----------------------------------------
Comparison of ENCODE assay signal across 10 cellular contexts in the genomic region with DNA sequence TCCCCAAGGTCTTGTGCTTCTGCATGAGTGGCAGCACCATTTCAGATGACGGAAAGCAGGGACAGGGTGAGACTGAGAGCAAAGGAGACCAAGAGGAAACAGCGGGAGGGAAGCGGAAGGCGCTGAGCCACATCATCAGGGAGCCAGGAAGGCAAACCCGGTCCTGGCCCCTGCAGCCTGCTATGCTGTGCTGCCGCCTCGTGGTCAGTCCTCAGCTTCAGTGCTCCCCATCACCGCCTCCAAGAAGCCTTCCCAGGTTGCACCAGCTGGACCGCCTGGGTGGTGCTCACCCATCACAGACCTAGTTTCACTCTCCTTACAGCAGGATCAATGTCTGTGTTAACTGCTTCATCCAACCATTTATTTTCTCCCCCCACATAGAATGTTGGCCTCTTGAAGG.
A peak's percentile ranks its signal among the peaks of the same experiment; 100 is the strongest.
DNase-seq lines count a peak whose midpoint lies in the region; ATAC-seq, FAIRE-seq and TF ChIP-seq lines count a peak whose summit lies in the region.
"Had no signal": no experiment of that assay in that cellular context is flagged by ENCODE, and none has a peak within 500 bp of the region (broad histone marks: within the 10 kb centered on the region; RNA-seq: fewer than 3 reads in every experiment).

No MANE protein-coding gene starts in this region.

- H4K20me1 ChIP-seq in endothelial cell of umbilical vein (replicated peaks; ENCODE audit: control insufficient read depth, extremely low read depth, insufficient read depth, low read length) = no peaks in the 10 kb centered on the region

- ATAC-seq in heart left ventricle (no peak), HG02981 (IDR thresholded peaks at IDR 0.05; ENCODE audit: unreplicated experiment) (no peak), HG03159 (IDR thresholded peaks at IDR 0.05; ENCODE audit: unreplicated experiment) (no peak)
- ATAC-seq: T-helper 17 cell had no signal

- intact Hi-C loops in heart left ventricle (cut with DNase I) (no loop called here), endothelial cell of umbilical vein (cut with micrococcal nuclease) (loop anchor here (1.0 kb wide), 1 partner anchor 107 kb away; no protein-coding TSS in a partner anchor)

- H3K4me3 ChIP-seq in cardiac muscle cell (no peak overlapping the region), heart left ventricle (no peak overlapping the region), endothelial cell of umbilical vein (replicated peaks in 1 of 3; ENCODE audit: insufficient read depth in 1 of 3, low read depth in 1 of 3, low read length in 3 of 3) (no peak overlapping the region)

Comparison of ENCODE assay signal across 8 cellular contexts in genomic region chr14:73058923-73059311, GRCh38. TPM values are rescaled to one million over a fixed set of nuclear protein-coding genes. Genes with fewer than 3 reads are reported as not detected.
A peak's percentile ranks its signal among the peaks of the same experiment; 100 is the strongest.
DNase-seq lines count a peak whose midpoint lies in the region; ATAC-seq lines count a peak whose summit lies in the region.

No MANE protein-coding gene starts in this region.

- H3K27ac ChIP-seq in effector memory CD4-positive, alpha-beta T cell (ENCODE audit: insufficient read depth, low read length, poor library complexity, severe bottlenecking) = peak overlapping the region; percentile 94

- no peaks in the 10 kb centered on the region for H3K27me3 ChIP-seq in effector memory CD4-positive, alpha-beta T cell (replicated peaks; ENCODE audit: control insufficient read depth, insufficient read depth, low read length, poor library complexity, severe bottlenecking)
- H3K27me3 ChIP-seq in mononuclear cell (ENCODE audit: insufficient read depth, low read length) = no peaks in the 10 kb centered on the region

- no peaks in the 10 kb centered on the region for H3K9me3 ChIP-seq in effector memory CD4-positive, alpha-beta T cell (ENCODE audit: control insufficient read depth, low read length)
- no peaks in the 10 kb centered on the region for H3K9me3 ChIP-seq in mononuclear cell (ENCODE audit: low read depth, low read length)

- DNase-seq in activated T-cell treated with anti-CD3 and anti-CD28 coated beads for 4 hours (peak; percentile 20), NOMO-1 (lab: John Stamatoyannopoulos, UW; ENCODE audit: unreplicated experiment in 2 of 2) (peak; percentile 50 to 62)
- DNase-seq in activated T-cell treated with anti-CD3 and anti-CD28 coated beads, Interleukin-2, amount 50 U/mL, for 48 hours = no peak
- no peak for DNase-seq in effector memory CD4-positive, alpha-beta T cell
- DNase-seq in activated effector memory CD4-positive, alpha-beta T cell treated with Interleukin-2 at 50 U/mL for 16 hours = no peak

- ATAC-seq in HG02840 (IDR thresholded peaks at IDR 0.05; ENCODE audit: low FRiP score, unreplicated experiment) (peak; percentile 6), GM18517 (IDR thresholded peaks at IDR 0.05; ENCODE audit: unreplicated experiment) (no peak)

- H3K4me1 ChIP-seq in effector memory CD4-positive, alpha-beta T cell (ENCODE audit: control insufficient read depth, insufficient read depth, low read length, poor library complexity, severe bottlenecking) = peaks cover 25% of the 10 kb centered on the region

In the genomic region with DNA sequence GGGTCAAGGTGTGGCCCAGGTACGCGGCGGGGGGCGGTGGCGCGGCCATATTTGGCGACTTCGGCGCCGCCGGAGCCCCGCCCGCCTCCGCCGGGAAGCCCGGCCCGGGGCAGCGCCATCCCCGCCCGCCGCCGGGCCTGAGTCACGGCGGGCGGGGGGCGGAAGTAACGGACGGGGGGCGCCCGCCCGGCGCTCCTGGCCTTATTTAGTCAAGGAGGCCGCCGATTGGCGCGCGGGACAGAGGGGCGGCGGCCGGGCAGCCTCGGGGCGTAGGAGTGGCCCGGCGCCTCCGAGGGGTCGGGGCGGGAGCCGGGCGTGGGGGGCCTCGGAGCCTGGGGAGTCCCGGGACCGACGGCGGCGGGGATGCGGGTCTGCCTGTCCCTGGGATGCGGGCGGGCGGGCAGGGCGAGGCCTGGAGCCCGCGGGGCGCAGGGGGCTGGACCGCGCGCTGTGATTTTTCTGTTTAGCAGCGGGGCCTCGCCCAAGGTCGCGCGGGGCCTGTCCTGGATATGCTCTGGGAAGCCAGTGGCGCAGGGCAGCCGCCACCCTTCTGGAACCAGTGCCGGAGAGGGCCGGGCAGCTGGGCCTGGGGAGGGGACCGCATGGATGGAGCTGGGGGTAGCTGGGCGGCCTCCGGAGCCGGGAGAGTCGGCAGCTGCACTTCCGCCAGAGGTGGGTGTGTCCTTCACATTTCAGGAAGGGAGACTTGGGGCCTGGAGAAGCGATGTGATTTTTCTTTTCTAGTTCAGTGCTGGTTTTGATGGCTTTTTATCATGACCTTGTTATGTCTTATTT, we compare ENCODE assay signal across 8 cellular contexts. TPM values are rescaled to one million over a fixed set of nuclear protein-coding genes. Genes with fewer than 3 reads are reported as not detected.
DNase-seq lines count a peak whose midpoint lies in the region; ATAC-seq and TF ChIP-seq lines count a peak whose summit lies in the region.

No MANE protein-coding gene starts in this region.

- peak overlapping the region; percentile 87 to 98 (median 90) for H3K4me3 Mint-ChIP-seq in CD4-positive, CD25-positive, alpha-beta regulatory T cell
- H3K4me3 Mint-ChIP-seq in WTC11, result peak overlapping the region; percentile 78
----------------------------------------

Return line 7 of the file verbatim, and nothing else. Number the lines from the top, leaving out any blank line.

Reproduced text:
- ATAC-seq in heart left ventricle (no peak), HG02981 (IDR thresholded peaks at IDR 0.05; ENCODE audit: unreplicated experiment) (no peak), HG03159 (IDR thresholded peaks at IDR 0.05; ENCODE audit: unreplicated experiment) (no peak)